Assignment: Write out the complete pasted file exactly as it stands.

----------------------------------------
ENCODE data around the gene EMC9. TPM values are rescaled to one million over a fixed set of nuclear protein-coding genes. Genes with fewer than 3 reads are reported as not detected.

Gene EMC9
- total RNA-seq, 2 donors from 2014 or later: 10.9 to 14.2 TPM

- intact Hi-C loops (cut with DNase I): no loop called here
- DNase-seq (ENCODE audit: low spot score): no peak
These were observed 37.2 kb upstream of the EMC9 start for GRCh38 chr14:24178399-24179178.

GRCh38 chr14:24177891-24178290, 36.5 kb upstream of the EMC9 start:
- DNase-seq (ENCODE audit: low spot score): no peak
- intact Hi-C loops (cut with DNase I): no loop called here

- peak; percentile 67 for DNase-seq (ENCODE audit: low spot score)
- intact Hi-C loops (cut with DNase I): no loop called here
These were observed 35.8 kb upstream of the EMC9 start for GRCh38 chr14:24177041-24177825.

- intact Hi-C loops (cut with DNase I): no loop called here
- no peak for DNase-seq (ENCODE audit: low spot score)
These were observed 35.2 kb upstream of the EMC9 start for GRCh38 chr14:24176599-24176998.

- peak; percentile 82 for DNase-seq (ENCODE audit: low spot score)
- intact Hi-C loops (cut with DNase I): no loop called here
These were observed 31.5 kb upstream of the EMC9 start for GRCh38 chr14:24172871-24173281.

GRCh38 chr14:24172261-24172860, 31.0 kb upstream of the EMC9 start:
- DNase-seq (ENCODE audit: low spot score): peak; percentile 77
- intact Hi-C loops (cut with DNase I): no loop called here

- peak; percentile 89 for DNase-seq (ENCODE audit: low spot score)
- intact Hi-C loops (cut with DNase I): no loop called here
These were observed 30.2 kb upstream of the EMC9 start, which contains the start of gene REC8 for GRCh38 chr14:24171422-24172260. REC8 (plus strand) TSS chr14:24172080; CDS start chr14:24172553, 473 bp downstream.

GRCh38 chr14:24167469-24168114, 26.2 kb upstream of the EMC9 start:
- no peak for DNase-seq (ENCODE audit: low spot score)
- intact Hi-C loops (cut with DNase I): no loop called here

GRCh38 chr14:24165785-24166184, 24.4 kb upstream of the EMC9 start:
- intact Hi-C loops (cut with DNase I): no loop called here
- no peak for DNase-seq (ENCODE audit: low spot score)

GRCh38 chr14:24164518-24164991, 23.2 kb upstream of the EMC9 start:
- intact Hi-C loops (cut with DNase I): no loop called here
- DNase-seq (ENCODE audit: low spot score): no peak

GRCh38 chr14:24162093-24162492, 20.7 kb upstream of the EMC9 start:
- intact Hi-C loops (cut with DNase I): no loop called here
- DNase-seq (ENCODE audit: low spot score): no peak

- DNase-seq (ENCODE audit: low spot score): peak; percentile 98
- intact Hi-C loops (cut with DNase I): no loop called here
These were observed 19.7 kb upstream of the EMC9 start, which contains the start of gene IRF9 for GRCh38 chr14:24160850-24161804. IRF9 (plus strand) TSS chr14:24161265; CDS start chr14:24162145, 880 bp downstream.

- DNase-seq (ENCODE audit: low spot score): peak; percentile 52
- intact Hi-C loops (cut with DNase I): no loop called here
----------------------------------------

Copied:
ENCODE data around the gene EMC9. TPM values are rescaled to one million over a fixed set of nuclear protein-coding genes. Genes with fewer than 3 reads are reported as not detected.

Gene EMC9
- total RNA-seq, 2 donors from 2014 or later: 10.9 to 14.2 TPM

- intact Hi-C loops (cut with DNase I): no loop called here
- DNase-seq (ENCODE audit: low spot score): no peak
These were observed 37.2 kb upstream of the EMC9 start for GRCh38 chr14:24178399-24179178.

GRCh38 chr14:24177891-24178290, 36.5 kb upstream of the EMC9 start:
- DNase-seq (ENCODE audit: low spot score): no peak
- intact Hi-C loops (cut with DNase I): no loop called here

- peak; percentile 67 for DNase-seq (ENCODE audit: low spot score)
- intact Hi-C loops (cut with DNase I): no loop called here
These were observed 35.8 kb upstream of the EMC9 start for GRCh38 chr14:24177041-24177825.

- intact Hi-C loops (cut with DNase I): no loop called here
- no peak for DNase-seq (ENCODE audit: low spot score)
These were observed 35.2 kb upstream of the EMC9 start for GRCh38 chr14:24176599-24176998.

- peak; percentile 82 for DNase-seq (ENCODE audit: low spot score)
- intact Hi-C loops (cut with DNase I): no loop called here
These were observed 31.5 kb upstream of the EMC9 start for GRCh38 chr14:24172871-24173281.

GRCh38 chr14:24172261-24172860, 31.0 kb upstream of the EMC9 start:
- DNase-seq (ENCODE audit: low spot score): peak; percentile 77
- intact Hi-C loops (cut with DNase I): no loop called here

- peak; percentile 89 for DNase-seq (ENCODE audit: low spot score)
- intact Hi-C loops (cut with DNase I): no loop called here
These were observed 30.2 kb upstream of the EMC9 start, which contains the start of gene REC8 for GRCh38 chr14:24171422-24172260. REC8 (plus strand) TSS chr14:24172080; CDS start chr14:24172553, 473 bp downstream.

GRCh38 chr14:24167469-24168114, 26.2 kb upstream of the EMC9 start:
- no peak for DNase-seq (ENCODE audit: low spot score)
- intact Hi-C loops (cut with DNase I): no loop called here

GRCh38 chr14:24165785-24166184, 24.4 kb upstream of the EMC9 start:
- intact Hi-C loops (cut with DNase I): no loop called here
- no peak for DNase-seq (ENCODE audit: low spot score)

GRCh38 chr14:24164518-24164991, 23.2 kb upstream of the EMC9 start:
- intact Hi-C loops (cut with DNase I): no loop called here
- DNase-seq (ENCODE audit: low spot score): no peak

GRCh38 chr14:24162093-24162492, 20.7 kb upstream of the EMC9 start:
- intact Hi-C loops (cut with DNase I): no loop called here
- DNase-seq (ENCODE audit: low spot score): no peak

- DNase-seq (ENCODE audit: low spot score): peak; percentile 98
- intact Hi-C loops (cut with DNase I): no loop called here
These were observed 19.7 kb upstream of the EMC9 start, which contains the start of gene IRF9 for GRCh38 chr14:24160850-24161804. IRF9 (plus strand) TSS chr14:24161265; CDS start chr14:24162145, 880 bp downstream.

- DNase-seq (ENCODE audit: low spot score): peak; percentile 52
- intact Hi-C loops (cut with DNase I): no loop called here